The government agency responsible for testing pollution levels in new cars has received more than £80 million from the auto industry in the last decade – according to a new Greenpeace investigation.
Also – in yet another case of the revolving doors between industry and government – key staff, including the agency’s chief executive, previously held senior roles at vehicle manufacturers.
The Telegraph, which also ran the story, pointed out the Vehicle Certification Agency – whose chief will appear on Monday before a Commons committee looking at the Volkswagen scandal – has reported a year-on-year rise in profits, receiving almost £13 million in 2014/15 alone.
We’ll be covering the lead up to Poland’s election later this month. In the country, which has a powerful coal union and is heavily reliant on the fossil fuel, coal is a huge election issue. In our first story in the series, we report that the two leading parties in Poland debate its role in Europe on the climate issue.
Also, the Guardian reported the Polish shale industry is collapsing as the number of licenses nearly halves.
Dieselgate continued: scandal grows into something of epic proportions
More and more stories are surfacing about the diesel car emissions rigging scandal – which is turning out to have epic proportions – both in terms of the geographical scale of the problem and the different companies that may be involved in cheating emissions tests.
In Europe, it transpires 3.6 million vehicles – about half the models involved in the scandal on the continent – need costly, major repairs. The head of the European Investment Bank has said it may recall loans to VW given to develop low emissions cars.
In the US, the lawsuits are already starting to pile in. Texas on Friday added two suits – over deceptive sales practices and clean air rules violations – to a roster of over 250 lawsuits filed against the manufacturer in the US.
In China, VW has recalled almost 2,000 affected vehicles to correct their emissions, while the Chinese quality watchdog says it is highly concerned about the issue and the environment ministry has said it will launch an investigation.
Meanwhile, it’s not just Volkswagen in the hot seat. Mercedes-Benz, Honda, Mazda and Mitsubishi’s cars have also been shown to emit significantly more NOx pollution on the road than in regulatory tests.
Added to all this, as if a defeat device wasn’t enough, it has been reported that VW may have a second device to skirt emissions.
UK solar and offshore wind: renewables policies under fire
Last week two UK solar firms went into administration in response to government slashes in support for the still-burgeoning technology, and the news is still going strong, with stark warnings about not only the state of the solar sector, but the offshore wind sector as well.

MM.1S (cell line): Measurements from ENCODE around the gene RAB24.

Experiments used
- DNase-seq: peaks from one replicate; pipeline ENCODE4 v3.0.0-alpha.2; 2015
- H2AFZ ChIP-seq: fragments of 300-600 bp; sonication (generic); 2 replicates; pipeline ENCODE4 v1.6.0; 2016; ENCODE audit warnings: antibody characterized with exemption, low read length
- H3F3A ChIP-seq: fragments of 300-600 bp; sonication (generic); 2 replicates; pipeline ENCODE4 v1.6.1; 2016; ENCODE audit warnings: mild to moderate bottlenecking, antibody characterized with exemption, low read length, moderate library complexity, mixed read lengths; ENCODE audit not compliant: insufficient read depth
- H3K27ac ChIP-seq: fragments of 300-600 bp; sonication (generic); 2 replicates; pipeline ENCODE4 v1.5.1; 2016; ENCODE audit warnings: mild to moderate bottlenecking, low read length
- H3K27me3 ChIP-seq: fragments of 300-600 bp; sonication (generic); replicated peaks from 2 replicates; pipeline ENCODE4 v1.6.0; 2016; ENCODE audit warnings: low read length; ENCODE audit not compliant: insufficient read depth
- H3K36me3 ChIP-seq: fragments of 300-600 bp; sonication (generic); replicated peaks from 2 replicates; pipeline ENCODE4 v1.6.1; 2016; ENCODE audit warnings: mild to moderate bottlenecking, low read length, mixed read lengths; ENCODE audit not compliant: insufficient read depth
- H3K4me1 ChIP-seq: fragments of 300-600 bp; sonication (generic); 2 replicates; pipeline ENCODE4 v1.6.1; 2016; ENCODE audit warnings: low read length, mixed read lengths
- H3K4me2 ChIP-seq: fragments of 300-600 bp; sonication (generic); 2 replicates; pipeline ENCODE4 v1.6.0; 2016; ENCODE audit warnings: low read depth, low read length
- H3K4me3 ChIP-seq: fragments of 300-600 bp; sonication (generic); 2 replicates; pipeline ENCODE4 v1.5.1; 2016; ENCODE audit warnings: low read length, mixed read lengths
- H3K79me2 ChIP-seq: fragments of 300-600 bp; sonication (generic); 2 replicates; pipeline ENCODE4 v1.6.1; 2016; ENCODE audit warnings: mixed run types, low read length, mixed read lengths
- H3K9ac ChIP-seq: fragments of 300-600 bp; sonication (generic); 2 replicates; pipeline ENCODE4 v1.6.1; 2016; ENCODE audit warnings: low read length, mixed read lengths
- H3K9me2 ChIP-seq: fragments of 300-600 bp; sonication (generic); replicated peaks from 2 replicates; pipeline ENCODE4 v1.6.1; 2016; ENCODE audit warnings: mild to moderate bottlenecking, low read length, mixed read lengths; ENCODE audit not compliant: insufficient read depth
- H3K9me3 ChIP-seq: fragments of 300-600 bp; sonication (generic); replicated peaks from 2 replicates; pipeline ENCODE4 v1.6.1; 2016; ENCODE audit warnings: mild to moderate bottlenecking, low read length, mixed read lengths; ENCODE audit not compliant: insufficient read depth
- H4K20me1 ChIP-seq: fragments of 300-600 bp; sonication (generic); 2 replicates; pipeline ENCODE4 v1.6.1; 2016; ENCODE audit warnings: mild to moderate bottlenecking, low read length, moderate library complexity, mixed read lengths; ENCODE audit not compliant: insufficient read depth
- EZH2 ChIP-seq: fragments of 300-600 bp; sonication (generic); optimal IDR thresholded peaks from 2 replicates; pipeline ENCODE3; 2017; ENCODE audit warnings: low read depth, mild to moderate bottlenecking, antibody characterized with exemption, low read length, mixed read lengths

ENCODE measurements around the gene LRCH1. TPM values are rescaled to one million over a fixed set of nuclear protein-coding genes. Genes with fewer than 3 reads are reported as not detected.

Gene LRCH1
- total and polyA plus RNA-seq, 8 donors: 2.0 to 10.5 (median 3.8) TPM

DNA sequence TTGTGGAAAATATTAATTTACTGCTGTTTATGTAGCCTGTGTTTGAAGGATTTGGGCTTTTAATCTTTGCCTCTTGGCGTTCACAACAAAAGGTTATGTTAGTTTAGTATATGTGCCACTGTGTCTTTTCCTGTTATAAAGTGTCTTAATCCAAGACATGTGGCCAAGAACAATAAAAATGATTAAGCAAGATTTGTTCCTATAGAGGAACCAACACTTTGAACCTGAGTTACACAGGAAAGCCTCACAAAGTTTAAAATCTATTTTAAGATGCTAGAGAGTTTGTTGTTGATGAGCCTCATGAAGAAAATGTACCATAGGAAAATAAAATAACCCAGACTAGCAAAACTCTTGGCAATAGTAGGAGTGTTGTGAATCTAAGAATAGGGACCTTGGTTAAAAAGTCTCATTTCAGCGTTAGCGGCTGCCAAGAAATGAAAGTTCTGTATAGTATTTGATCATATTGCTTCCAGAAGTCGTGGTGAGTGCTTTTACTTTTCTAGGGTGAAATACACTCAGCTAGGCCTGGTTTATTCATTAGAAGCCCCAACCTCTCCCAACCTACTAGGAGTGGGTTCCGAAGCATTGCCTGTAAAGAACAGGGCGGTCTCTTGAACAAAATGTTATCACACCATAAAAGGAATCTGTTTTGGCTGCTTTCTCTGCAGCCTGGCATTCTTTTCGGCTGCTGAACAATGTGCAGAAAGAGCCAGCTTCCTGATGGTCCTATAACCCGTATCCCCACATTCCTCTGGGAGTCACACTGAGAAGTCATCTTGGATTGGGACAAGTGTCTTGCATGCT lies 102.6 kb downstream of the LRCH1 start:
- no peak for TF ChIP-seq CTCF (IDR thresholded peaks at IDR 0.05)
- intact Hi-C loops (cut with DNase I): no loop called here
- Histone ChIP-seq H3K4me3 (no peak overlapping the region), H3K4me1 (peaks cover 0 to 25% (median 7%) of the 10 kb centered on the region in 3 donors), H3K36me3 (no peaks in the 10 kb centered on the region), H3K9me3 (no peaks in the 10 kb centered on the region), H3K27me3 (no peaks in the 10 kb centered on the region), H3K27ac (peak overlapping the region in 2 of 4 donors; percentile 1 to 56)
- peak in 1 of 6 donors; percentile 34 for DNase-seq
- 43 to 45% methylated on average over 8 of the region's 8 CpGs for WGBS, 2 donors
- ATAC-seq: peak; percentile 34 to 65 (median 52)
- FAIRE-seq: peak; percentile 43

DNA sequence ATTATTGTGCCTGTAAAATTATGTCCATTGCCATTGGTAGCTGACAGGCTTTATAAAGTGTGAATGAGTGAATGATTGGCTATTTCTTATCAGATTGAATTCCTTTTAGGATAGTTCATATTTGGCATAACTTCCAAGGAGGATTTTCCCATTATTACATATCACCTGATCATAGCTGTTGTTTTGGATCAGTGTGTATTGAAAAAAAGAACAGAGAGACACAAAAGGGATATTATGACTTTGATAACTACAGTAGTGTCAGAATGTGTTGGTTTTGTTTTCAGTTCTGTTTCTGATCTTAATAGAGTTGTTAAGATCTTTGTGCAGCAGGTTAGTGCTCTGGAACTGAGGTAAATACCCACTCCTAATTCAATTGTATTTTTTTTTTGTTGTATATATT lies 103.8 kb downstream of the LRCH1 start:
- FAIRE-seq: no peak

This is tricky, because offshore wind is about the only renewable technology the government isn’t targeting with huge cuts to subsidies, and energy and climate secretary Amber Rudd has openly supported it.
The head of the Solar Trade association said that there are 27,000 jobs at risk, on top of the 1,000 that were lost last week. He said: “People are assuming this is a closing-down sale”. Meanwhile, the biggest UK offshore wind developer, Dong Energy, said the policy uncertainty around offshore also spells risk for the industry and jobs.
This came as SunEdison, the parent company of one of the solar firms that went into administration in the UK last week announced a new 22% efficient solar panel, and Dong inaugurated a 280 GW offshore wind farm off the coast of Germany.
The renewables bonfire, as it has been called, plus major job losses, have prompted criticism from former climate change minister Greg Barker, who said the solar cuts will be ‘catastrophic’ for industry. The Observer called the cuts short sighted and irresponsible in a leader.
In other news
Africa renewables: Africa’s largest windfarm set to connect remote Kenya to the grid
EU gas: Shell and Exxon’s €5bn problem – gas drilling that sets off earthquakes and wrecks homes
Coal deaths: Two dead, eight trapped after blast in coal mine in eastern China; in US,coal baron Don Blankenship is standing trial after 29 people died in his mine.
Gas buyout: Ineos agrees to buy DEA’s North Sea gas fields
Energy savings: GE launches $1bn energy efficiency venture